Los Angeles spent two decades on the NFL sidelines. Then, within the span of 12 months, not one but two teams announced that they would move to L.A.
If the more than 13 million residents of the greater Los Angeles area are thrilled to finally have multiple NFL options, they have a funny way of showing it.
Photos posted online from the Los Angeles Rams’ first two home games of this season — the team’s second back in the city — showed what looked like a half-empty Memorial Coliseum. A little more than 12 miles away, the Chargers’ inability to fill the seats in their first home game raised a big red flag.
This wouldn’t have been shocking — the San Diego Chargers frequently played to empty seats — if it weren’t for the fact that the team’s temporary home is a Major League Soccer venue, the StubHub Center, with a capacity of just 27,167, compared with the average NFL stadium capacity of a little more than 69,000 in 2017. Perhaps even more worrisome is whether the Chargers will be able to fill their planned new stadium in Inglewood, which will hold 70,240. In the Chargers’ debut game, the crowd was apparently very loud, but not all of the noise was for the home team: Many of those cheers reportedly came from the visiting Miami Dolphin fans, at least according to Chargers’ quarterback Philip Rivers.
This lack of apparent enthusiasm has even sparked grumblings that the team might be forced back down the 405 to its old home in San Diego. But lost in the hoopla of this — L.A. fans don’t just give their devotion, teams have to earn it — is that the Chargers’ problems are masking a bigger problem across town. As it stands now, the Rams are on pace for the biggest season-to-season drop in average attendance of any NFL team in 25 years (among teams that didn’t change stadiums). And it’s not even close.
|YEAR||TEAM||CHANGE IN AVG ATTENDANCE||STADIUM|
|2017||L.A. Rams||-26,087||Memorial Coliseum|
|1996||Tampa Bay||-17,525||Tampa Stadium|
|1995||Arizona||-15,591||Sun Devil Stadium|
|1994||Houston Oilers||-12,990||Houston Astrodome|
|2011||Cincinnati||-11,114||Paul Brown Stadium|
|1998||St. Louis Rams||-10,916||The Dome at America’s Center|
There are a couple of factors at work here. For starters, the Rams’ first season back in L.A. last year was the most successful of any new team (expansion or relocated team) in 25 years. Among the nine teams in their first year in a new city since 1993, the Rams had the highest single-game attendance (91,046), largest average (84,457) and highest total attendance (591,197).1 To be sure, the huge capacity of the Coliseum — L.A.’s nearly 100-year-old Olympic venue that seats 93,607, most in the NFL — inflated their numbers and gave them a high perch from which to fall.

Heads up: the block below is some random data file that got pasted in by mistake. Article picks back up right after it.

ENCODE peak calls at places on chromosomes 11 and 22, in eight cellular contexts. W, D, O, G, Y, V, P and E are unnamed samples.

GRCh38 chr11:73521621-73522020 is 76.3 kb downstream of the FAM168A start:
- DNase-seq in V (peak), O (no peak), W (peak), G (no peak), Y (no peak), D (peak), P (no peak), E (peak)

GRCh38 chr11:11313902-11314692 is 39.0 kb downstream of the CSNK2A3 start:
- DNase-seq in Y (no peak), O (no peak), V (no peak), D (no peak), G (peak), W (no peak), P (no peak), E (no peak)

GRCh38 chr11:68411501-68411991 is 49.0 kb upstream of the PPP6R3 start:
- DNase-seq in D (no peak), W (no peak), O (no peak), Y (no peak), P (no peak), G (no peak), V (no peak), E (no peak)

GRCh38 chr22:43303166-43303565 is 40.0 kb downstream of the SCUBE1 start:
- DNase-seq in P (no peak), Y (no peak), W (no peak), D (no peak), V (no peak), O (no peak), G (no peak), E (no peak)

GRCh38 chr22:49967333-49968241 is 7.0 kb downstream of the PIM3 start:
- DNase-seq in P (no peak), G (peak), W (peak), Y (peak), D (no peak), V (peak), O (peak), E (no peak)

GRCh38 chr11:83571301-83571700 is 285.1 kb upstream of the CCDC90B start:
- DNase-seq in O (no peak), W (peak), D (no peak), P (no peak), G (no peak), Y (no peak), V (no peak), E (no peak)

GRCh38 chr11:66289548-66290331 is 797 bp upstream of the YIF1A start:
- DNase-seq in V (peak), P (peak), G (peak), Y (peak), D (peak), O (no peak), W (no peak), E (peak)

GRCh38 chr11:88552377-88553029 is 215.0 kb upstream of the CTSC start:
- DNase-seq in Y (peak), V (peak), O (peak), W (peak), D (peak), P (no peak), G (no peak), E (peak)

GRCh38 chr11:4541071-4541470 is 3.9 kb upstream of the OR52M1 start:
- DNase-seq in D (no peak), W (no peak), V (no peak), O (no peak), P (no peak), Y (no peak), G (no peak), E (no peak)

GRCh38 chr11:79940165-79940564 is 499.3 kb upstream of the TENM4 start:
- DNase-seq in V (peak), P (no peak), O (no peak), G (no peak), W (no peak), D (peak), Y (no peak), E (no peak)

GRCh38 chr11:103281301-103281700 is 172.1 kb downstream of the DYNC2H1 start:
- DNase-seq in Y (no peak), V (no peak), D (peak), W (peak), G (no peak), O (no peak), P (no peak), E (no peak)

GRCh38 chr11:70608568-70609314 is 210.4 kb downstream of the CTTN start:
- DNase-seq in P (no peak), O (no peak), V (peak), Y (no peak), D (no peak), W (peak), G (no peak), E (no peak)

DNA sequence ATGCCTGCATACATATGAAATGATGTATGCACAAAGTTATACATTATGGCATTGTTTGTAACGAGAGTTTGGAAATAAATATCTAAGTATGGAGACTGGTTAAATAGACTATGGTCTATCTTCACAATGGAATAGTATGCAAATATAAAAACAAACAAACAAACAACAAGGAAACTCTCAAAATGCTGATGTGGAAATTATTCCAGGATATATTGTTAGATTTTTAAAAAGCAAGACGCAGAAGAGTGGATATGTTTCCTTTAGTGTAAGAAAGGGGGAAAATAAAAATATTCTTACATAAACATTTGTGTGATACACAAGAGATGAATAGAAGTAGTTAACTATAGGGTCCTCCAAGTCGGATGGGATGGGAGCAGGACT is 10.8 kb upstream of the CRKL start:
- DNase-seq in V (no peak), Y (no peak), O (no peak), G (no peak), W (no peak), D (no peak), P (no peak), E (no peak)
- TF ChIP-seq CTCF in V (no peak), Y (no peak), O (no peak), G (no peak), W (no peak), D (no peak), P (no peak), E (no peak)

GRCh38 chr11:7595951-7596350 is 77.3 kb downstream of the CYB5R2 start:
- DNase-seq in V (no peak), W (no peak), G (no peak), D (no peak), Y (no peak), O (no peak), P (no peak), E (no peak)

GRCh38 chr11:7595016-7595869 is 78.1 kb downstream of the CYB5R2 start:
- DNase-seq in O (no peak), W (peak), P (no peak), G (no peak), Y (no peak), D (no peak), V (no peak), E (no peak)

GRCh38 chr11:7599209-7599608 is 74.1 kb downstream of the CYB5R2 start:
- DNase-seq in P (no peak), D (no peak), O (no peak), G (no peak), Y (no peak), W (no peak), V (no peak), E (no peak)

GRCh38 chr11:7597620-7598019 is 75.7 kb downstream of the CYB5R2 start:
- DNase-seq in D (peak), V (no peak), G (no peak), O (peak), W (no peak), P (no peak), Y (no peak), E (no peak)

It’s not unusual for NFL teams in new cities to struggle with attendance in year two when the initial excitement wears off. In 1996 — a year after the season in which the league expanded and the two old Los Angeles teams relocated — the St. Louis Rams, the Oakland Raiders and the Jacksonville Jaguars all saw their average attendances drop from the previous year, albeit by a combined 6,066.
But what’s more mystifying is that the Rams were expected to be a better team this season. After last season’s dismal 4-12 showing, the team had a productive offseason, hiring wunderkind coach Sean McVay, signing Pro-Bowlers in pass-rusher Connor Barwin and tackle Andrew Whitworth, and then trading for Buffalo’s star wide receiver Sammy Watkins to give second-year quarterback Jared Goff a new weapon. If anything, enthusiasm should have been on the rise.
And yet through two games at home, the team is averaging about 58,000 fans per game, down from last season by roughly 26,000 — which is oddly almost the same number as the Chargers have averaged in two games (25,384). Could it be that simple? That there are just 84,000 people in L.A. willing to pay for the NFL?
The Rams have only five home games left this season (that’s because they’re the designated home team in their Week 7 game against the Arizona Cardinals in London). This means that they’ll need to attract an average of roughly 70,000 fans per game from here on out to avoid becoming the team with the worst season-long average attendance decline since 1993. That “record” is currently held by the 1996 Tampa Bay Buccaneers.
The NFL’s attendance problem in L.A. may reach its most embarrassing level in Weeks 14 and 17, when both the Rams and Chargers play at home. All eyes will be on the city of Los Angeles to see where those 84,000 fans show up.
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